It’s almost six months since the first part of the series on Britain’s Beautiful Castles and seeing as it seems to have been a popular topic I thought I would take you on another trip to see a few more.

Lindisfarne – Northumberland

I’ll start in northeast England on Holy Island and Lindisfarne. Sited atop the volcanic mound known as Beblowe Crag, Lindisfarne is one of the most distinct and picturesque features of Holy Island and can be seen from many miles around.  Built-in the 1550s using stones from the demolished Priory and in 1901 it was purchased and created into the Edwardian country house you see today.

Lindisfarne Castle

Kisimul – Barra – Outer Hebrides

Cross the border into Scotland and over to the wonderful Western Isles or the Outer Hebrides and the Isle of Barra in particular.  Kisimul (or Caisteal Chiosmuil) Castle sits on a rocky islet in the bay just off the coast of in Castlebay.  Legend has it that this has been the stronghold of the MacNeils since the 11th century.  It gets its name from the Gaelic words cios, (tax or tribute) and mul (mound), meaning “The place where taxes are paid.”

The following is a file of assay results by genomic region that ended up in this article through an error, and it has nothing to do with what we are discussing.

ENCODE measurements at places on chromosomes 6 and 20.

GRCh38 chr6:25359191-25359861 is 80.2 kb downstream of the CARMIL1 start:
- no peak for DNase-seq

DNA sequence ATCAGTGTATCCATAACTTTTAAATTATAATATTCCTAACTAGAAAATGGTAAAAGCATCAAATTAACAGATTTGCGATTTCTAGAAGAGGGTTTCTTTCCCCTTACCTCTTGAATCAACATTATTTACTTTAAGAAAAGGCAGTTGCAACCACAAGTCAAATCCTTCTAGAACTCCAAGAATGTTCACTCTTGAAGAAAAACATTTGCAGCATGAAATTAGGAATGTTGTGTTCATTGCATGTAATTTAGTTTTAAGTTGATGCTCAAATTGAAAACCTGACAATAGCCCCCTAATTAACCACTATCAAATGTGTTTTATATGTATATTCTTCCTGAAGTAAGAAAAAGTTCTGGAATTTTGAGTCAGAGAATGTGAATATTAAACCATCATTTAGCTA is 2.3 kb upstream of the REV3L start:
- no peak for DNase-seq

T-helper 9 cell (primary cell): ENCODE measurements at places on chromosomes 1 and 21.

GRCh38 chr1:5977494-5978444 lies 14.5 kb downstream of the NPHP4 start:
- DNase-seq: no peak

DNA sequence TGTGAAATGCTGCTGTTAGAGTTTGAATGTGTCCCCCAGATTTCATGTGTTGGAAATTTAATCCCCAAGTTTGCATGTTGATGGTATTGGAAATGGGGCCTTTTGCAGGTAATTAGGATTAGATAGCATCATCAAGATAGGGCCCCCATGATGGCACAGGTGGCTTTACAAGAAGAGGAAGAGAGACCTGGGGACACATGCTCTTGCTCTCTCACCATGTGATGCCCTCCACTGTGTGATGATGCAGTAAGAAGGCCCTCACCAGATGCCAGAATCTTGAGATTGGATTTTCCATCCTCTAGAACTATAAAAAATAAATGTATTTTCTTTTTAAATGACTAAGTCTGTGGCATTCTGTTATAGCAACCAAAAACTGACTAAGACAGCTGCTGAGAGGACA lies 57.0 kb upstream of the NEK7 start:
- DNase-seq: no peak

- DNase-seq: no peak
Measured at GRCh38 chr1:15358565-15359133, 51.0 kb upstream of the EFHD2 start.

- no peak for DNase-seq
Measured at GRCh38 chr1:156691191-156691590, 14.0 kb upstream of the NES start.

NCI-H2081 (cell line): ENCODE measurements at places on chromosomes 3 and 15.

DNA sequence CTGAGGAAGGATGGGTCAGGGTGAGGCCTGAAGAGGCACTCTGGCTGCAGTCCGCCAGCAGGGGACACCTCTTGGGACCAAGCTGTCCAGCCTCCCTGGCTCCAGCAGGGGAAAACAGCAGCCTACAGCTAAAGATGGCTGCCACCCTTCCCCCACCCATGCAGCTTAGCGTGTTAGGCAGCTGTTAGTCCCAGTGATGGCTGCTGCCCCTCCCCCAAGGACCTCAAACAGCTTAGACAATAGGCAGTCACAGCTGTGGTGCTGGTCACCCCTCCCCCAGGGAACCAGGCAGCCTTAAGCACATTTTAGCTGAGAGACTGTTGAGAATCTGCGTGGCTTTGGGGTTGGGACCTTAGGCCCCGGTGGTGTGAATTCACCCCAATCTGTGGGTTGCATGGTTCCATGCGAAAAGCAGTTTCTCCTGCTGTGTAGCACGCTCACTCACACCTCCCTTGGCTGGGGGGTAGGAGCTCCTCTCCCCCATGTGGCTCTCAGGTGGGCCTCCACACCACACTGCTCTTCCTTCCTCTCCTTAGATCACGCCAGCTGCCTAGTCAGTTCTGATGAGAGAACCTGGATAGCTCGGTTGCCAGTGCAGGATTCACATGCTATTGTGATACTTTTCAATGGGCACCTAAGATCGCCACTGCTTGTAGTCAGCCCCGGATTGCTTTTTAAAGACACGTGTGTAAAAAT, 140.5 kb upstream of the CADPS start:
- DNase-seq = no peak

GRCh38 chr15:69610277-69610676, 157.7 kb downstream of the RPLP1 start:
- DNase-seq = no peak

Kisimul Castle

Pennard – Gower

Back over to the mainland now travelling right down the coast to South Wales and Pennard.   Pennard Castle‘s situation is dramatic and beautiful.  It is perched on the edge of the valley of the Pennard Pill, with a sheer drop below to the north and west.  From it, there is a sweeping view out towards Three Cliffs Bay, and across the valley to Penmaen Burrows.

Pennard Castle

Hurst – New Forest

Finally, I move back into England and visit the south coast with a rather mysterious image.  Hurst Castle, viewed here over Keyhaven Mudflats, is one of Henry VIII’s Device Forts, built at the end of a long shingle spit at the west end of the Solent to guard the approaches to Southampton.  It was sited at the narrow entrance to the Solent where the ebb and flow of the tides create strong currents, putting would-be invaders at its mercy.  Also known as a Henrician Castle, Hurst was built as part of Henry’s chain of coastal defences to protect England during the turbulent times of his reign.

Hurst Castle

So that completes this second journey which I hope you have enjoyed.  I still have more to share in this series and hopefully, next time will not be as long a wait as it was for this second selection.

Leave a Reply

Your email address will not be published. Required fields are marked *

Post comment